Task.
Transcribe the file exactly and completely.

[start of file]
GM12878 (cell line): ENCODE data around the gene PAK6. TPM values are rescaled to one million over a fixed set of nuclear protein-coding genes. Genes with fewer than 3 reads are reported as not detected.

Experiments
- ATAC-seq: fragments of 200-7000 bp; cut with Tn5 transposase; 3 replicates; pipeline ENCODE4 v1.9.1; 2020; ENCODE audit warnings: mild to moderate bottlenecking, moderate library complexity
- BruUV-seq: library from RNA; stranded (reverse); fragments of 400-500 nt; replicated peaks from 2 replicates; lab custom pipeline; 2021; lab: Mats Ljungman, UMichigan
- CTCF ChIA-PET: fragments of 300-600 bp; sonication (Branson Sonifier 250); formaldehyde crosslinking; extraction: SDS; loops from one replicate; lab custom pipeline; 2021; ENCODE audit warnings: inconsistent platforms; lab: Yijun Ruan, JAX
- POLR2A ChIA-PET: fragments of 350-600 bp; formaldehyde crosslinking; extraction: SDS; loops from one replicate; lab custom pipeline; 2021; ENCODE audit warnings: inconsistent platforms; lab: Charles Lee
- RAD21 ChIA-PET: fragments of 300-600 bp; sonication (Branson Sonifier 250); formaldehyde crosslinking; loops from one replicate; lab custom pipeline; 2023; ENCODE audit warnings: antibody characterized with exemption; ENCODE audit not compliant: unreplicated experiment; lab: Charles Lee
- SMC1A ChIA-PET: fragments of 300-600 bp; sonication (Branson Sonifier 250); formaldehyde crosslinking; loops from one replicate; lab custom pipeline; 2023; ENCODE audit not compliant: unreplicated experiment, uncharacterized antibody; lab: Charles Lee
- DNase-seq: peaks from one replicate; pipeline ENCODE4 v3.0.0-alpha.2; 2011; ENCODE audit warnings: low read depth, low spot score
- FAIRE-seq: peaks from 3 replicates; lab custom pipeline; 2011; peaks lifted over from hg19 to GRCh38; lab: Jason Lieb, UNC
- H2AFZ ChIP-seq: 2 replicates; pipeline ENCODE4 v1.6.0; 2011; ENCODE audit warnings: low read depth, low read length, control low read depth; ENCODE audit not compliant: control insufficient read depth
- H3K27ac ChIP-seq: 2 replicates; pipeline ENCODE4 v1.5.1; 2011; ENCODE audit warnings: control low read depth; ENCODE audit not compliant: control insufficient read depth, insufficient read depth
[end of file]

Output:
GM12878 (cell line): ENCODE data around the gene PAK6. TPM values are rescaled to one million over a fixed set of nuclear protein-coding genes. Genes with fewer than 3 reads are reported as not detected.

Experiments
- ATAC-seq: fragments of 200-7000 bp; cut with Tn5 transposase; 3 replicates; pipeline ENCODE4 v1.9.1; 2020; ENCODE audit warnings: mild to moderate bottlenecking, moderate library complexity
- BruUV-seq: library from RNA; stranded (reverse); fragments of 400-500 nt; replicated peaks from 2 replicates; lab custom pipeline; 2021; lab: Mats Ljungman, UMichigan
- CTCF ChIA-PET: fragments of 300-600 bp; sonication (Branson Sonifier 250); formaldehyde crosslinking; extraction: SDS; loops from one replicate; lab custom pipeline; 2021; ENCODE audit warnings: inconsistent platforms; lab: Yijun Ruan, JAX
- POLR2A ChIA-PET: fragments of 350-600 bp; formaldehyde crosslinking; extraction: SDS; loops from one replicate; lab custom pipeline; 2021; ENCODE audit warnings: inconsistent platforms; lab: Charles Lee
- RAD21 ChIA-PET: fragments of 300-600 bp; sonication (Branson Sonifier 250); formaldehyde crosslinking; loops from one replicate; lab custom pipeline; 2023; ENCODE audit warnings: antibody characterized with exemption; ENCODE audit not compliant: unreplicated experiment; lab: Charles Lee
- SMC1A ChIA-PET: fragments of 300-600 bp; sonication (Branson Sonifier 250); formaldehyde crosslinking; loops from one replicate; lab custom pipeline; 2023; ENCODE audit not compliant: unreplicated experiment, uncharacterized antibody; lab: Charles Lee
- DNase-seq: peaks from one replicate; pipeline ENCODE4 v3.0.0-alpha.2; 2011; ENCODE audit warnings: low read depth, low spot score
- FAIRE-seq: peaks from 3 replicates; lab custom pipeline; 2011; peaks lifted over from hg19 to GRCh38; lab: Jason Lieb, UNC
- H2AFZ ChIP-seq: 2 replicates; pipeline ENCODE4 v1.6.0; 2011; ENCODE audit warnings: low read depth, low read length, control low read depth; ENCODE audit not compliant: control insufficient read depth
- H3K27ac ChIP-seq: 2 replicates; pipeline ENCODE4 v1.5.1; 2011; ENCODE audit warnings: control low read depth; ENCODE audit not compliant: control insufficient read depth, insufficient read depth